Mrs. Curtis-Thomas: My right hon. Friend may have heard the sedentary intervention to the effect that renewables will be subsidised, but does she agree that subsidies will be needed if we are to develop the technologies necessary for tackling climate change and carbon dioxide production?

Ms Hewitt: I completely agree: that was the logic behind the introduction of the renewables obligation and its subsequent extension. Most renewables technologies are still too little developed to be able to stand on their own two feet in commercial terms, but the renewables obligation has pulled in the necessary investment much faster than would otherwise have been the case. That investment will help us to meet our carbon reduction targets, and to achieve the security of supply that hon. Members of all parties are worried about.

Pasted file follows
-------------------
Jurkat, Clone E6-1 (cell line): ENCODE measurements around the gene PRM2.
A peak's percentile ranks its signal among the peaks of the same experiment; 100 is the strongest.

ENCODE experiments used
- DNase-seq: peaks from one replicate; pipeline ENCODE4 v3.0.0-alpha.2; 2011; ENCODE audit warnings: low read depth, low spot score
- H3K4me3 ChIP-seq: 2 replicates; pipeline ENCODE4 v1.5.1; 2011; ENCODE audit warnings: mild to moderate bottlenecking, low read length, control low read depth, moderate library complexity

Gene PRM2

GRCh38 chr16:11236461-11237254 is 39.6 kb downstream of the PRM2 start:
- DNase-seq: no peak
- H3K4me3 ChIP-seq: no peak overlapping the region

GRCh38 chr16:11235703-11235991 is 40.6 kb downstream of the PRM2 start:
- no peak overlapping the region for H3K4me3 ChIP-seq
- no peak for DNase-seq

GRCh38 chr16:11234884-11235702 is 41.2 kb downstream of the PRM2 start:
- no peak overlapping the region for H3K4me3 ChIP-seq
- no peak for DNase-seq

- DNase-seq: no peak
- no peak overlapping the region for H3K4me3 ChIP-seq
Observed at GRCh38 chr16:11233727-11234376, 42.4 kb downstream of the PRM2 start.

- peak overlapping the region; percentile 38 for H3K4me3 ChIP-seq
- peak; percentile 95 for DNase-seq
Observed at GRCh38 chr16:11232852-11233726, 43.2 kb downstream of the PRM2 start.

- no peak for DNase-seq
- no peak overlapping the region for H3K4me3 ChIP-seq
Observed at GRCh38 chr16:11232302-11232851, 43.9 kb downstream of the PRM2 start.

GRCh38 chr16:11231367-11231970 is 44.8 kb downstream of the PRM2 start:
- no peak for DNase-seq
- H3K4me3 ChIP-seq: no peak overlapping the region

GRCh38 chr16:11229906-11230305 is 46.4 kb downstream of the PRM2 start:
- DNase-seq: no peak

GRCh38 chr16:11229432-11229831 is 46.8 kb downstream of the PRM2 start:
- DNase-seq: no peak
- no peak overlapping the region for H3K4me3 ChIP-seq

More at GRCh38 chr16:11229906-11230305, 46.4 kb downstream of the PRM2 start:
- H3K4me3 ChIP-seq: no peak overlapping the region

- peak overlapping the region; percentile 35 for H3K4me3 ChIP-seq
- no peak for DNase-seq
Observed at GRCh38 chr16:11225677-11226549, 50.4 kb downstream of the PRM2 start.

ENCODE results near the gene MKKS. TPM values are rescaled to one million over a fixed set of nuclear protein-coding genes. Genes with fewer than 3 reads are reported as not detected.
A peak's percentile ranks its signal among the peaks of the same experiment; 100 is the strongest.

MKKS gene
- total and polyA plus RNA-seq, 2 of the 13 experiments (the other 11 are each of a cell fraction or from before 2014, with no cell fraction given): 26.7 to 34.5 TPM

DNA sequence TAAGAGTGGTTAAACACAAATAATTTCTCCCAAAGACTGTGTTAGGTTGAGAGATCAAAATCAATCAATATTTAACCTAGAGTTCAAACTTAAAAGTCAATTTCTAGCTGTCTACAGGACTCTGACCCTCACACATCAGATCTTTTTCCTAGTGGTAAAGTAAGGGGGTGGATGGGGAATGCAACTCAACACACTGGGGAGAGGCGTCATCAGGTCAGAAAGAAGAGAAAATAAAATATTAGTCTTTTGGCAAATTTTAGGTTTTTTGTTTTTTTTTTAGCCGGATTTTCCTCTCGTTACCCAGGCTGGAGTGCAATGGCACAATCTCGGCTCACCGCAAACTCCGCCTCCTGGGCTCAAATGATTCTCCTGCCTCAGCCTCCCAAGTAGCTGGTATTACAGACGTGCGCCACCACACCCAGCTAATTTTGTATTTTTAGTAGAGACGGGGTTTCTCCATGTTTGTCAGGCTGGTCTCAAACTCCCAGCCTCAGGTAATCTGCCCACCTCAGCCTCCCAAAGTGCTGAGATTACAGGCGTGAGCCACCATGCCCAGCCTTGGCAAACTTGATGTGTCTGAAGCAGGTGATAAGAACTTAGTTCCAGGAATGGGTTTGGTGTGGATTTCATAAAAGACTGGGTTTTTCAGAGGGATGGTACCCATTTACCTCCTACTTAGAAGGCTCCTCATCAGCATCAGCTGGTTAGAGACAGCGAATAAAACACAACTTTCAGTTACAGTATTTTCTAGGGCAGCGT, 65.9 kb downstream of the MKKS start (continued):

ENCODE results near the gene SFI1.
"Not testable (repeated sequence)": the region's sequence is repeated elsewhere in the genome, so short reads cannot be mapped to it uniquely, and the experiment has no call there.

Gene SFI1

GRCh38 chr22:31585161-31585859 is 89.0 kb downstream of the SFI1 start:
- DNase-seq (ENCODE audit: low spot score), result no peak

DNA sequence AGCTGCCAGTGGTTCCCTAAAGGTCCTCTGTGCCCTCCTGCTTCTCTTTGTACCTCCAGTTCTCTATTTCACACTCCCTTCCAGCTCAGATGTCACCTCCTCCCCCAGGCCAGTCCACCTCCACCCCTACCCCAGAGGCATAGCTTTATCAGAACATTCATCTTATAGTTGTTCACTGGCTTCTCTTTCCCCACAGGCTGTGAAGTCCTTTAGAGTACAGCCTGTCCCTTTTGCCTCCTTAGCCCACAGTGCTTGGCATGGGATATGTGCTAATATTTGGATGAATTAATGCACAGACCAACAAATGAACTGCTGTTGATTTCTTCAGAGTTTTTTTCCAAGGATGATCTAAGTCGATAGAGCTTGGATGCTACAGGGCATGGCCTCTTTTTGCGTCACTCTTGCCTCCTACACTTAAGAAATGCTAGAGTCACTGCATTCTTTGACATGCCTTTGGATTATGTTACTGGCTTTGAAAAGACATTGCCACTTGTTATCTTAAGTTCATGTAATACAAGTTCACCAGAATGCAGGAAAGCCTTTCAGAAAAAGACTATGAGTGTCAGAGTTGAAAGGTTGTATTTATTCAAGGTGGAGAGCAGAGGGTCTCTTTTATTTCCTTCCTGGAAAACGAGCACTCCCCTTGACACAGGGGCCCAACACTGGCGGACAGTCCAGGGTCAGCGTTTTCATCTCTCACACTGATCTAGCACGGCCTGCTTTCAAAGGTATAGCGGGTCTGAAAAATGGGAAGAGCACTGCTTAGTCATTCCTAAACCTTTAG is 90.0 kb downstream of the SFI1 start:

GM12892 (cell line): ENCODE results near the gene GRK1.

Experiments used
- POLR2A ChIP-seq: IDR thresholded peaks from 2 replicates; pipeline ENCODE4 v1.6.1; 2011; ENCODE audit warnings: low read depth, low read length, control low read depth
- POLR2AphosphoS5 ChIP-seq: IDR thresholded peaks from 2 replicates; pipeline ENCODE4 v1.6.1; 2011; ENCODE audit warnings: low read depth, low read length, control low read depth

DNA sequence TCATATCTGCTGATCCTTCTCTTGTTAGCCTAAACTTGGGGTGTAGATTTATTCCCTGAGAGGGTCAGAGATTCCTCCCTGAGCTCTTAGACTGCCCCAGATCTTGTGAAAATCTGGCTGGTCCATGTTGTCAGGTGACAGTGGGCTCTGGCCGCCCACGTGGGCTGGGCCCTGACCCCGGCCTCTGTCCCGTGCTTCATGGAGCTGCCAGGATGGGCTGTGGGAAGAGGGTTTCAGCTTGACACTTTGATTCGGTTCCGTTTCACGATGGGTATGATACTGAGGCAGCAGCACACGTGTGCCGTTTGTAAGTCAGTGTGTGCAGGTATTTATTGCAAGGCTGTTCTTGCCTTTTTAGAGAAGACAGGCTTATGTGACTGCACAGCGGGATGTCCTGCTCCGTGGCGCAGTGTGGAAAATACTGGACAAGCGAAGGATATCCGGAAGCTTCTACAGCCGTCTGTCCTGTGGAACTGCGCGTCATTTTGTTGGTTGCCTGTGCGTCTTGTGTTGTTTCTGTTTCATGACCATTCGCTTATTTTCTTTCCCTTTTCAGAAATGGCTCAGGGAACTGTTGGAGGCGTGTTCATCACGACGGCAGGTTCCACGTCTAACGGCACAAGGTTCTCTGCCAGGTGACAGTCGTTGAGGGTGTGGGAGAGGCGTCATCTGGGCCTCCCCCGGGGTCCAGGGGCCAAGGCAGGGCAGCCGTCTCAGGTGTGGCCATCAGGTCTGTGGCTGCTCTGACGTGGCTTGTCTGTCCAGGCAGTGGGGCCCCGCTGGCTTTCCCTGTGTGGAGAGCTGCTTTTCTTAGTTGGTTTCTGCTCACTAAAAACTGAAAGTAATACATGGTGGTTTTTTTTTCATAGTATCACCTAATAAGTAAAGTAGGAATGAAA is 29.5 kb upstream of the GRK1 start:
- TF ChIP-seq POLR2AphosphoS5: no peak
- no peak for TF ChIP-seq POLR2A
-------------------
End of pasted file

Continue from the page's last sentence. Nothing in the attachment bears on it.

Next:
Sir Stuart Bell: Before my right hon. Friend leaves the point, does she agree that the European Council of 8 and 9 March last year made it clear that decisions about the choice of energy mix, the sovereignty of primary energy sources and the use of nuclear energy are matters for individual member states?

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Ms Hewitt: My hon. Friend is absolutely right, and I am grateful to him for that clarification. He spoke earlier about Europe’s dependence on Russia for so much of its energy supplies, and about Russia’s dependence on earnings from its oil and gas exports. I should like to develop the points that he made a little further.